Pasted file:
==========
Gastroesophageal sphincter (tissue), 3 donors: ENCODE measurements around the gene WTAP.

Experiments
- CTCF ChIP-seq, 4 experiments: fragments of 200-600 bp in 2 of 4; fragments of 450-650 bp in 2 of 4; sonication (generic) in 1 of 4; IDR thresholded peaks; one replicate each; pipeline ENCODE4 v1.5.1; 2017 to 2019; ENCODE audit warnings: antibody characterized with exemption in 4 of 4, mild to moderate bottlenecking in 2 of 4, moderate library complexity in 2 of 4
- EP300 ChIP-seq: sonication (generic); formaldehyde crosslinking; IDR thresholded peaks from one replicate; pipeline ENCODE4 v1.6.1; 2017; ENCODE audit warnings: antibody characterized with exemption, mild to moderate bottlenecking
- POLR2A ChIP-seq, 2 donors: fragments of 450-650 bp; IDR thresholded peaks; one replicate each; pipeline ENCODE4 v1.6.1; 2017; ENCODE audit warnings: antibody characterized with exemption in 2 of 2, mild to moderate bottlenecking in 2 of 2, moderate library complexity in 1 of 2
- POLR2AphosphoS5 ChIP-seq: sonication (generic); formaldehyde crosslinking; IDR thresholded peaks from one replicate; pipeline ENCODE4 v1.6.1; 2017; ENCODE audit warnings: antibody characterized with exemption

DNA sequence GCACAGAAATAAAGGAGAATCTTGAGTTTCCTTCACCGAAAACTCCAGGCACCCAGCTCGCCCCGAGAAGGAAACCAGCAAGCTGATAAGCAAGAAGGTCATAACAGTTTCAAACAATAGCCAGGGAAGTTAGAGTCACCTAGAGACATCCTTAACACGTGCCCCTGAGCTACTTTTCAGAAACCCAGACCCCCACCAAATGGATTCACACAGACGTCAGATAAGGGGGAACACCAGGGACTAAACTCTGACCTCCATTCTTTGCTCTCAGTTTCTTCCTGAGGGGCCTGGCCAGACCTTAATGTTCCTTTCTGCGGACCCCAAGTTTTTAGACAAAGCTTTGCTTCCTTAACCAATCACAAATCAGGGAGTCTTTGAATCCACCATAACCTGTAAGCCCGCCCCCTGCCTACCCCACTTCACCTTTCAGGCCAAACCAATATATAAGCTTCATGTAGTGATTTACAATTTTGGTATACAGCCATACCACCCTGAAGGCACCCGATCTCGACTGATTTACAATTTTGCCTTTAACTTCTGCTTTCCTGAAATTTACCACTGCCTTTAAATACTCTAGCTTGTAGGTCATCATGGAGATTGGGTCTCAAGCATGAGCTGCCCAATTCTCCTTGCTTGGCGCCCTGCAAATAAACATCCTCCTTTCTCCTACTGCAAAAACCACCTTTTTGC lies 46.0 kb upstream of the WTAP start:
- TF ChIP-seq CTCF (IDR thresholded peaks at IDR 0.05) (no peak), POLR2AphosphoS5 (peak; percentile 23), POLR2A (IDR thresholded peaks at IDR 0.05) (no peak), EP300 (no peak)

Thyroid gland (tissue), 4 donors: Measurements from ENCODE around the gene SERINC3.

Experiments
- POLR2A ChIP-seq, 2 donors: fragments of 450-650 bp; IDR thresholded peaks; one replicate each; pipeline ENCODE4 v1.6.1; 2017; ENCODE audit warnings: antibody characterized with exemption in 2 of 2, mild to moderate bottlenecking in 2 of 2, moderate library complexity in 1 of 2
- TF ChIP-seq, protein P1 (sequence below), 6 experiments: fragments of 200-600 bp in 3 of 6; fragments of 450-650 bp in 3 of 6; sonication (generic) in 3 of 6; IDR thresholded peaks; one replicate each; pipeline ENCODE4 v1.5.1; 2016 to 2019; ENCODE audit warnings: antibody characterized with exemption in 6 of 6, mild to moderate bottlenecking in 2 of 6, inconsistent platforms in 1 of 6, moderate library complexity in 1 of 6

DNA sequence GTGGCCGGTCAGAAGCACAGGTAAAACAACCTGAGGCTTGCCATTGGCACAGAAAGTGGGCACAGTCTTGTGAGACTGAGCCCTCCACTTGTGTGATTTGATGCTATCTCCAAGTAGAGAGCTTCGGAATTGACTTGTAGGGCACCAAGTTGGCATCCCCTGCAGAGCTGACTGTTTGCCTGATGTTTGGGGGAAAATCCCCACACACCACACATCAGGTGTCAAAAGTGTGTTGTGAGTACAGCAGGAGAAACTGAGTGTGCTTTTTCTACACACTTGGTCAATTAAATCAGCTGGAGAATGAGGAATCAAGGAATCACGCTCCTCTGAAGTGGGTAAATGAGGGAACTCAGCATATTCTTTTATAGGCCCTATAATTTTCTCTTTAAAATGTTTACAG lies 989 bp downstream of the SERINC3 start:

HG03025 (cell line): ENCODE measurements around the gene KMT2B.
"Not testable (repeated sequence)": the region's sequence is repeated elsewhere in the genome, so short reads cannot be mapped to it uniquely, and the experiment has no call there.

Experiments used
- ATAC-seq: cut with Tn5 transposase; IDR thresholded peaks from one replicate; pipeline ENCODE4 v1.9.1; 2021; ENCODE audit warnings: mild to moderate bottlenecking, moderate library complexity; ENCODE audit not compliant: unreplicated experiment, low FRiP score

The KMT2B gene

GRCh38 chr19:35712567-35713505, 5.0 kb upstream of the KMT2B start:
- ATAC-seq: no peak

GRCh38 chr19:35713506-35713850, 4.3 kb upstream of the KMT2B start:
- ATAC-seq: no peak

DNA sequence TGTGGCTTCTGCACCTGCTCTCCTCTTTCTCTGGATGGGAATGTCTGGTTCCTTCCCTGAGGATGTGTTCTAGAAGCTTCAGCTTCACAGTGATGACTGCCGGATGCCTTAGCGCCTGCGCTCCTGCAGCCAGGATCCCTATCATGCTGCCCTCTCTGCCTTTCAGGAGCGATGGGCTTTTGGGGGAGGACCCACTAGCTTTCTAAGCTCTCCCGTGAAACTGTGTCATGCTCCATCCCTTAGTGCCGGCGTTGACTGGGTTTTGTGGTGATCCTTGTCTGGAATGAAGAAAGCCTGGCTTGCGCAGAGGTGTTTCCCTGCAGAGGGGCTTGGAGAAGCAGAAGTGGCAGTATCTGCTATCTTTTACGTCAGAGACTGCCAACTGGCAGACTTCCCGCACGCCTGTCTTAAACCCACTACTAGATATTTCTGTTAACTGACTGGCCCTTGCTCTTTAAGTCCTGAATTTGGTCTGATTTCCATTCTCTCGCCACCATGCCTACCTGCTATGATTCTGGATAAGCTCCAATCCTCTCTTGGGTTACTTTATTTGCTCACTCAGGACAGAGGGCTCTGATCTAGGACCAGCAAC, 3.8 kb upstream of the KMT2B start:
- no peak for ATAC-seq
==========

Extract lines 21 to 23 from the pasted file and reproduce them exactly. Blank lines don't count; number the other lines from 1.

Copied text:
GRCh38 chr19:35713506-35713850, 4.3 kb upstream of the KMT2B start:
- ATAC-seq: no peak

DNA sequence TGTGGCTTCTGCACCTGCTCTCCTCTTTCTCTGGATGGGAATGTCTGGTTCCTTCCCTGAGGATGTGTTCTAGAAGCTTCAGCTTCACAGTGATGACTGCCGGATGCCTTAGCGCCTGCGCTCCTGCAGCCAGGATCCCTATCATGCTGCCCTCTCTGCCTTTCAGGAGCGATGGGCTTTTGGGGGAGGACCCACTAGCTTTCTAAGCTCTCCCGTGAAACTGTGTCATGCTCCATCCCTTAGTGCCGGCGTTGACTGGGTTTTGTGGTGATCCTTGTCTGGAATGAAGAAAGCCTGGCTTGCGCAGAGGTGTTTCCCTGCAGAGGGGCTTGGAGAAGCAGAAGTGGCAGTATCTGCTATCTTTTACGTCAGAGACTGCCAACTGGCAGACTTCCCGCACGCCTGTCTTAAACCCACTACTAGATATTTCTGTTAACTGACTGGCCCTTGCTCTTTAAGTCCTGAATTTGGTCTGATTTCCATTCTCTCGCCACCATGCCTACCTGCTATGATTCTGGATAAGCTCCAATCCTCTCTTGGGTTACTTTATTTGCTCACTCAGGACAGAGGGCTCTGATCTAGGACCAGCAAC, 3.8 kb upstream of the KMT2B start: